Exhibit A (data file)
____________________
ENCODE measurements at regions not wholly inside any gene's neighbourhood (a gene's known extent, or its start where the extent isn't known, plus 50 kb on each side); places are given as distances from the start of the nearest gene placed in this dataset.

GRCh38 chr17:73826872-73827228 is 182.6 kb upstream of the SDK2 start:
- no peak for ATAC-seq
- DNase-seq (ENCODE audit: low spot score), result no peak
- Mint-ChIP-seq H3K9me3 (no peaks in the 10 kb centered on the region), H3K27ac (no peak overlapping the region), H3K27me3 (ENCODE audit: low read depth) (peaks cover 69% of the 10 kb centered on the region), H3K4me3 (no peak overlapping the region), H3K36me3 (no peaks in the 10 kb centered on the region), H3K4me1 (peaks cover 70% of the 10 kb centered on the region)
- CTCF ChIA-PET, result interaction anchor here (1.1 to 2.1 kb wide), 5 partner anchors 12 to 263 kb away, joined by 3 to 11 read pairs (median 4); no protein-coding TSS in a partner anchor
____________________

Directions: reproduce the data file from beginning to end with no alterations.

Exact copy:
ENCODE measurements at regions not wholly inside any gene's neighbourhood (a gene's known extent, or its start where the extent isn't known, plus 50 kb on each side); places are given as distances from the start of the nearest gene placed in this dataset.

GRCh38 chr17:73826872-73827228 is 182.6 kb upstream of the SDK2 start:
- no peak for ATAC-seq
- DNase-seq (ENCODE audit: low spot score), result no peak
- Mint-ChIP-seq H3K9me3 (no peaks in the 10 kb centered on the region), H3K27ac (no peak overlapping the region), H3K27me3 (ENCODE audit: low read depth) (peaks cover 69% of the 10 kb centered on the region), H3K4me3 (no peak overlapping the region), H3K36me3 (no peaks in the 10 kb centered on the region), H3K4me1 (peaks cover 70% of the 10 kb centered on the region)
- CTCF ChIA-PET, result interaction anchor here (1.1 to 2.1 kb wide), 5 partner anchors 12 to 263 kb away, joined by 3 to 11 read pairs (median 4); no protein-coding TSS in a partner anchor